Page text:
Treatment of glucocorticoid-induced low bone mineral density in children: a systematic review (Jayasena A, et al.)
Glucocorticoids are widely used in pediatric practice, and long-term systemic GC therapy is associated with many side effects, including low bone mineral density (BMD) and fragility fractures. To that end, Sri Lankan researchers conducted a systematic review with the aim to critically evaluate the treatment options used in the management of bone loss associated with glucocorticoid use among children.
Performing a systematic search using PubMed, Cochrane clinical trial registry, Clinicaltiral.gov, and Ovid databases (1 March, 2013), the search resulted in 34 eligible retrievals. Of them, seven clinical trials that fulfilled the inclusion and exclusion criteria were selected by two authors. Four studies have compared the effectiveness of bisphosphonates in the treatment of GC-induced low bone mineral density (BMD) in children. Remaining studies were on menatretenone (vitamin K2 as MK-4) + alfacacidol versus alfacalcidol alone, calcium + vitamin D versus placebo and alfacalcidol versus menatetrenone.
According to the researchers, “In the four studies, bisphosphonates have shown the ability either to improve BMD or prevent bone loss associated with GC use in children. However, alendronate either in oral or intravenous routes and oral pamidronate were the only bisphosphonates that have been studied in children.
“Several studies have reported the efficacy of vitamin K2/menatetrenone (MK-4) in the treatment of GIO (glucocorticoid-induced osteoporosis.), adult form, in Japan. Vitamin K2/menatetrenone along with vitamin D3 appear to have a protective effect on lumbar BMD in GIO,” the researchers wrote. “Vitamin K2 (menatetrenone) combined with alfacalcidol has also preserved BMD in children on long-term GC therapy. Furthermore, vitamin K2 is shown to have a preventive effect on occurrence of new fractures in osteoporosis. Thus the findings of Inoue et al. are comparable with the existing data in the adult population, although latest evidence from Rianthavorn et al. show that alfacalcidol can prevent further bone loss to a greater extent than menatetrenone.”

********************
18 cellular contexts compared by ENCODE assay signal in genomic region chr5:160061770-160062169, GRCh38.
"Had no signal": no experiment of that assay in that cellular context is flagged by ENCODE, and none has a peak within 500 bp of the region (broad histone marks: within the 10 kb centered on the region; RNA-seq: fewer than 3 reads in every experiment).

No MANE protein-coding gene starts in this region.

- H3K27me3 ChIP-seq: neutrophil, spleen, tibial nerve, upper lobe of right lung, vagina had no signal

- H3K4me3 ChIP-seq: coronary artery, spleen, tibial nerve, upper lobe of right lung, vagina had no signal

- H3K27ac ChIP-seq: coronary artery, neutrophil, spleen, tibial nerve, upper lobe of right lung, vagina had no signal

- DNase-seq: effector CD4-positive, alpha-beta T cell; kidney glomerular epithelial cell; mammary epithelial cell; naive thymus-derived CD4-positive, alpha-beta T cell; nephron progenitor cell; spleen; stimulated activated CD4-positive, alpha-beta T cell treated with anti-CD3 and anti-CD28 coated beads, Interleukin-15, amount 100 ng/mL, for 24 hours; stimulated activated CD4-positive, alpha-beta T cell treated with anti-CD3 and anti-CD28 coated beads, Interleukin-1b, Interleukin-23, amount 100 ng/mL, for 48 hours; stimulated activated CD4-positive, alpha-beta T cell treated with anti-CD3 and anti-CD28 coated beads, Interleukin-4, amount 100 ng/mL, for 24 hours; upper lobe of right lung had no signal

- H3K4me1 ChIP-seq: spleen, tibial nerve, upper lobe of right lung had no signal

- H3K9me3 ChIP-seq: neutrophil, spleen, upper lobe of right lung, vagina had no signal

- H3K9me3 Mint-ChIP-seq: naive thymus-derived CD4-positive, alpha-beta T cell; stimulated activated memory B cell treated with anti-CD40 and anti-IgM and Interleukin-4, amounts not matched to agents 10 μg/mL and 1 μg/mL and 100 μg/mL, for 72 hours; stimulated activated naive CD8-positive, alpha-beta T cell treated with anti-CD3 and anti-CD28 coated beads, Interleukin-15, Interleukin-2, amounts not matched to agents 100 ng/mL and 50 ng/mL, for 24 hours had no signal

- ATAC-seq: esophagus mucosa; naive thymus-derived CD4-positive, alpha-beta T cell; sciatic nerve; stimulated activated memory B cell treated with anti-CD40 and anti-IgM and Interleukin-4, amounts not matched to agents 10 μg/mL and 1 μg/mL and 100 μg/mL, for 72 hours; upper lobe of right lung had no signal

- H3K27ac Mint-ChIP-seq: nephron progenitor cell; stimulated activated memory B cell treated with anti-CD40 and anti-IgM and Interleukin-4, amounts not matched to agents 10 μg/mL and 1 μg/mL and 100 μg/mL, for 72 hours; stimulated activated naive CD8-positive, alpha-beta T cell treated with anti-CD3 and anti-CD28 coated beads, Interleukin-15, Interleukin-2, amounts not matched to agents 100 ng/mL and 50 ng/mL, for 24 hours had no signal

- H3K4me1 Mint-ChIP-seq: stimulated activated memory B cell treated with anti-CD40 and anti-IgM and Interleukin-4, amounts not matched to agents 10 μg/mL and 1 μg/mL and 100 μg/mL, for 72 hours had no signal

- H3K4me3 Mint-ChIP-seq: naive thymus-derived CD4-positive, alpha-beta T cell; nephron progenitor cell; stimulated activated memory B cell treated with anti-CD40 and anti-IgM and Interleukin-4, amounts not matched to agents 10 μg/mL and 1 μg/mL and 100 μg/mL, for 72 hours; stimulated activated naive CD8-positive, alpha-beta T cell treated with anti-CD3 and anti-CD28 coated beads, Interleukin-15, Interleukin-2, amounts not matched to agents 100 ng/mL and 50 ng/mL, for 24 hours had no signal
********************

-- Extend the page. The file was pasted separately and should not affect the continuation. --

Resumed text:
While the researchers noted that menatetrenone lacks approval for the treatment of osteoporosis in any part of the world and also is not included in any management guidelines related to osteoporosis, Dr. Katarzyna Maresz, president of the International Science and Health Foundation, commented that this review lacks studies using vitamin K2 as menaquinone-7 (MK-7) as opposed to menatetrenone (MK-4).
“The two most commonly commercialized forms of Vitamin K2 are MK-4 and MK-7. Due to its side chain, the MK-7 version of Vitamin K2 has a much longer half-life in the body than MK-4, allowing it greater access to the extrahepatic tissues,” said Dr. Maresz. “The serum half-life of MK-4 has been shown to be just a few hours compared to a 3+ day half-life for MK-7. So although they have the same molecular mechanism of action, MK-7 is more bioavailable than MK-4.
Further, Dr. Maresz noted that due to MK-4’s short half life and poor bioavailability, the MK-4 form requires multiple doses per day at milligram levels (vs MK-7’s microgram levels) for measurable efficacy.
“In a 2007 3-year, placebo-controlled, double-blind trial, healthy postmenopausal women were given 45 mg/day of MK-4 or a placebo. While MK-4 had a beneficial effect on bone as compared to placebo, this was a daily milligram dose that is much higher than the nutritional microgram dose (180 mcg/day) proven effective in the Knapen et al. 2013 3-year human clinical trial published a few years later in the same journal.”
Reference: Jayasena A, Atapattu N, Lekamwasam S. Treatment of glucocorticoid-induced low bone mineral density in children: a systematic review. Int J Reum Dis. 2015 Mar;18(3):287-93.